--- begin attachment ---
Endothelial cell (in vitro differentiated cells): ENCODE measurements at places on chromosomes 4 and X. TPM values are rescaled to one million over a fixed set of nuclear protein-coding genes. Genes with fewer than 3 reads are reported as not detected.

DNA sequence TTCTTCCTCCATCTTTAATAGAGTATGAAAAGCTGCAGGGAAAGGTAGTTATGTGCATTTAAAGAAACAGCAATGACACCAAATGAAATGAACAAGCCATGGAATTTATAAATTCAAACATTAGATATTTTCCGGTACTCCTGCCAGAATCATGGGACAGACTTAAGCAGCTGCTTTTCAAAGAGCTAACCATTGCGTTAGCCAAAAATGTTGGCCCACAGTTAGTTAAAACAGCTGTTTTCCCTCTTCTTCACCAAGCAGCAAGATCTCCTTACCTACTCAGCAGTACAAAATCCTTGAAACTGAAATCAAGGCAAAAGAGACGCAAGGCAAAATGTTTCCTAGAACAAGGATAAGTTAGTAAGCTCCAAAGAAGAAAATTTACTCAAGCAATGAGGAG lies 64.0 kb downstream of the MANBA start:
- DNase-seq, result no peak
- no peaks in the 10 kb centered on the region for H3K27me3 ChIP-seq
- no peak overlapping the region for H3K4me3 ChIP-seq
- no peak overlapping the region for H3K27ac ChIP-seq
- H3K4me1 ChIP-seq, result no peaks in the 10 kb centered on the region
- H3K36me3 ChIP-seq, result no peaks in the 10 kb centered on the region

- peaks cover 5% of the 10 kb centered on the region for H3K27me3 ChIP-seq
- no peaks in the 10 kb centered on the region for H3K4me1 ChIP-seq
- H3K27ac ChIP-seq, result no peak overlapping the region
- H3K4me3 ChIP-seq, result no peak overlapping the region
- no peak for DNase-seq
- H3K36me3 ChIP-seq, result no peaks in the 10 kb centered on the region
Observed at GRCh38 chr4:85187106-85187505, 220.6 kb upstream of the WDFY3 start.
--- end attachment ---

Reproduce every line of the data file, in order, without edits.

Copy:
Endothelial cell (in vitro differentiated cells): ENCODE measurements at places on chromosomes 4 and X. TPM values are rescaled to one million over a fixed set of nuclear protein-coding genes. Genes with fewer than 3 reads are reported as not detected.

DNA sequence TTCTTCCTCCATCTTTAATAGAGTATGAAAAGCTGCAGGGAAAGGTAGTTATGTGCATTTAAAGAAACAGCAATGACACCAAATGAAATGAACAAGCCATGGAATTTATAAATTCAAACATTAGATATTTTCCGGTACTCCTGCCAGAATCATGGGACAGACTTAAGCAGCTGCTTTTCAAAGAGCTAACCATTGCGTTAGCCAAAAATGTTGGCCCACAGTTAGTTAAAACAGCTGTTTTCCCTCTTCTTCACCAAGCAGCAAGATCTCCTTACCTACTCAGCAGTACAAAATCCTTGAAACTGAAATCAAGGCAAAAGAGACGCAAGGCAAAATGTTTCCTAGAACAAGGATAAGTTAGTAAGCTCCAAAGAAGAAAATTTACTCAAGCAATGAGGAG lies 64.0 kb downstream of the MANBA start:
- DNase-seq, result no peak
- no peaks in the 10 kb centered on the region for H3K27me3 ChIP-seq
- no peak overlapping the region for H3K4me3 ChIP-seq
- no peak overlapping the region for H3K27ac ChIP-seq
- H3K4me1 ChIP-seq, result no peaks in the 10 kb centered on the region
- H3K36me3 ChIP-seq, result no peaks in the 10 kb centered on the region

- peaks cover 5% of the 10 kb centered on the region for H3K27me3 ChIP-seq
- no peaks in the 10 kb centered on the region for H3K4me1 ChIP-seq
- H3K27ac ChIP-seq, result no peak overlapping the region
- H3K4me3 ChIP-seq, result no peak overlapping the region
- no peak for DNase-seq
- H3K36me3 ChIP-seq, result no peaks in the 10 kb centered on the region
Observed at GRCh38 chr4:85187106-85187505, 220.6 kb upstream of the WDFY3 start.